As we find ourselves at the end of October and into early November, the growing season has ended and nearly all farmers’ markets have ceased across the state.
It’s always a bittersweet day when you attend your last farmers’ market. You’re sad that you won’t be coming back next week, but happy that you’ll be able get a much deserved break.
Most of the general population believes that farmers’ market vendors turn off a switch at the end of the season, but that couldn’t be further from the truth. There are plenty of things to do, they just aren’t as physical as weeding and harvesting, or getting up at 3 a.m., to start baking.
Crunch the numbers, order supplies for next year, put items in storage, thoroughly clean your equipment, if you’re organic, plot next year’s rotation and here’s the best part, attend the farmers’ market and growers convention.
The North Dakota Farmers’ Market and Growers Association is in a unique position and is unlike other states that have similar organizations. It was once an arm of the North Dakota Department of Agriculture, but as the association grew, it split off and became its own entity.
But the Department of Agriculture continues to be a partner and plays a vital role in the operation. It has a local foods specialist whose job it is to work with markets and vendors to help them become successful.
The other part of this equation that is unique is in the Entrepreneurial Center for Horticulture at Dakota College in Bottineau. When the association got its own identity, ECH was there as well, just like the Ag Department to help a growing number of markets succeed.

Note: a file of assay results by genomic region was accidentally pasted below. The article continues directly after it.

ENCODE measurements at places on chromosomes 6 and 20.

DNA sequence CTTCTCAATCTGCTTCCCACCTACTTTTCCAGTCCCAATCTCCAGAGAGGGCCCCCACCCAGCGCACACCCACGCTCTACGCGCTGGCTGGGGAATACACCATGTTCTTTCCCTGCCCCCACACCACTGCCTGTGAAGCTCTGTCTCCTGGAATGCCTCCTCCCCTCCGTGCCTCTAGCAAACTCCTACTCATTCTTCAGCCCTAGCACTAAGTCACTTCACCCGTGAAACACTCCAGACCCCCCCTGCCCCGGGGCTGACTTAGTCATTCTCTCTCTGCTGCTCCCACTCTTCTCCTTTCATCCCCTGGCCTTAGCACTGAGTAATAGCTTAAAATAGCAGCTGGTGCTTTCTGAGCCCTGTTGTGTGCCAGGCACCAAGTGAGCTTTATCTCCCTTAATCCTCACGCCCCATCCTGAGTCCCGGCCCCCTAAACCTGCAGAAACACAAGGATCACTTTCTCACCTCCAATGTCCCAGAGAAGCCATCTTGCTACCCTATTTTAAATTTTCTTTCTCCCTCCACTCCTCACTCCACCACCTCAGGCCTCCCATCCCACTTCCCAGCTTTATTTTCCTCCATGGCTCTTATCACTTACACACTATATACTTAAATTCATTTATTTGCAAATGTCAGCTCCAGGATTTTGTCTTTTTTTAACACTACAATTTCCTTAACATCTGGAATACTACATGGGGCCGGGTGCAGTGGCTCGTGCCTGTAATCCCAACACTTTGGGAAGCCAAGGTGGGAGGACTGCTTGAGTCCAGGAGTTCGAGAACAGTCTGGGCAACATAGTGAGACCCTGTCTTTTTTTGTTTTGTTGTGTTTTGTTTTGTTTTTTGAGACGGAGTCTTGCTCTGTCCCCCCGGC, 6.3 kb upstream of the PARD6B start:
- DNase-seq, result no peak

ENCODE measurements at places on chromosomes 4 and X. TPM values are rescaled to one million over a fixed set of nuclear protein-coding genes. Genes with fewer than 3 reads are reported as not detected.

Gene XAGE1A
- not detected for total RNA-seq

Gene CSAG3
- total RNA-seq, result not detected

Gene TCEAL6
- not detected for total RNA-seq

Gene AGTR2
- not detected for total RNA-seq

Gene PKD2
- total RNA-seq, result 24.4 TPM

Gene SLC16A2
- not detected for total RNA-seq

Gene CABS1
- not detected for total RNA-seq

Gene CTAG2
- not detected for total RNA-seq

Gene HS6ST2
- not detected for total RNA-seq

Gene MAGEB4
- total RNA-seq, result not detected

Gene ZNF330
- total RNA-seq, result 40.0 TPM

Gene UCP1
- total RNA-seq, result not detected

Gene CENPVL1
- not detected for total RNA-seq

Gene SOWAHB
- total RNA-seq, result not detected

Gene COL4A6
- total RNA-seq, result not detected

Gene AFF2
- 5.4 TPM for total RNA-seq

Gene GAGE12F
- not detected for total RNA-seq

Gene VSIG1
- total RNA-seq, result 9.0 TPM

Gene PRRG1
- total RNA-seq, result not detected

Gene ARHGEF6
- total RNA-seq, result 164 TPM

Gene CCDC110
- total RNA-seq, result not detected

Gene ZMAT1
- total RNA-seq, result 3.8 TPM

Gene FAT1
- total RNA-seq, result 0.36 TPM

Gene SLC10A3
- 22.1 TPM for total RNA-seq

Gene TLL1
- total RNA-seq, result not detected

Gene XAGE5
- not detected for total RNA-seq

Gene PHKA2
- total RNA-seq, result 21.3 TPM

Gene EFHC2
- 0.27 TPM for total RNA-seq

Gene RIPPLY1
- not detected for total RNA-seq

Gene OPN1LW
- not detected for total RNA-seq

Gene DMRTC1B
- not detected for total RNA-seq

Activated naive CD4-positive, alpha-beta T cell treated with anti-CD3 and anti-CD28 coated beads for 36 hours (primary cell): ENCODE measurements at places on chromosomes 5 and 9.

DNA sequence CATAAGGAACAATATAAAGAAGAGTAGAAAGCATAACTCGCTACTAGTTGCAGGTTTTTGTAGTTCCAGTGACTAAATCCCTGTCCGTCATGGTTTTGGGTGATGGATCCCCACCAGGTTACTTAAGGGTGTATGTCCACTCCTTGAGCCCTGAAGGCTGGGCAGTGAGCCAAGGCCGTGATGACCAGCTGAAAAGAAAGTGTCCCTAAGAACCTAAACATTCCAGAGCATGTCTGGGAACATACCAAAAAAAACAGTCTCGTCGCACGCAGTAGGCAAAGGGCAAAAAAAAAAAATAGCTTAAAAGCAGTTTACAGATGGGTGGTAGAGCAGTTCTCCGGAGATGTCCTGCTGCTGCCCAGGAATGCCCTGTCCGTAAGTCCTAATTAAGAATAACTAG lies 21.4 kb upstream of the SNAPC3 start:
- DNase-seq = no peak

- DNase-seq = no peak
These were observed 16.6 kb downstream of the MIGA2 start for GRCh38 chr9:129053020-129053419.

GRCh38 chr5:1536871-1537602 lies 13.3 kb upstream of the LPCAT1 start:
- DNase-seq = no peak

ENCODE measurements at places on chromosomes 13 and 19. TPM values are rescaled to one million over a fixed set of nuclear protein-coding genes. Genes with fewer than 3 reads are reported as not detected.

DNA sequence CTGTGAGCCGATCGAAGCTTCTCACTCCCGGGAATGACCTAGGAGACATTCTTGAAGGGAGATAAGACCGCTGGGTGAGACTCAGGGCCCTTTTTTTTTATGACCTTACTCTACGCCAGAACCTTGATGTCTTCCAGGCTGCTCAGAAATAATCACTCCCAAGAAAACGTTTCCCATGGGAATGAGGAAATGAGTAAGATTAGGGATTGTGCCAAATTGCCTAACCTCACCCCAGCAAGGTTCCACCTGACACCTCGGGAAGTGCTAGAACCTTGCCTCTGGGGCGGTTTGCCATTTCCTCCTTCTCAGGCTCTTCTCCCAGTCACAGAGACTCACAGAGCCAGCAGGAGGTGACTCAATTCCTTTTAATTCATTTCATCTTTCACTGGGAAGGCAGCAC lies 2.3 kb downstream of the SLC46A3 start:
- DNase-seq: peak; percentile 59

In recent years that growth has tapered off but those that remain are quite stable thanks to both the ECH and the Ag Department.
And when the convention rolls around, both are there playing a major role in the two-days of meetings, seminars, keynotes and networking.
Having been a farmers’ market vendor for 17 years, I’ve run across a lot of people who don’t go and they have a variety of, I’ll call them excuses. “I’m not paying the fee,” “it’s too far to drive,” “I already know how to grow potatoes,” and “nobody’s going to tell me how to grow vegetables.”
Truth be told, and this is the reason I’m writing about this topic, is because the educational opportunities that are presented at this convention every year, are incredibly helpful.
Since 2005, I’ve missed one annual convention in Minot and that was because I was on military active duty at U.S. Central Command. I’ve gone every other year for the educational opportunities, because let’s face it, we never stop learning.
And in order to be successful at this kind of work, you have to embrace the wisdom of those teaching the classes because they know what they are doing for obvious reasons.
The best example I can provide is that of a family that recently moved to North Dakota from central Oregon. I was told these folks can grow anything, as long as it’s in central Oregon, which would be the equivalent latitude of Rapid City, S.D., or Rochester, Minn., at 44 Degrees North Latitude.
In addition, Oregon is somewhat moderated by the Pacific Ocean currant.
As a result, this family wants to find out all they can about growing garden produce between the 48th and 49th parallels. And for that reason, they are very excited about attending their first North Dakota Farmers’ Market and Growers Association convention.
They want to learn all they can about growing in northern North Dakota and this event, coming up in February, will do just that.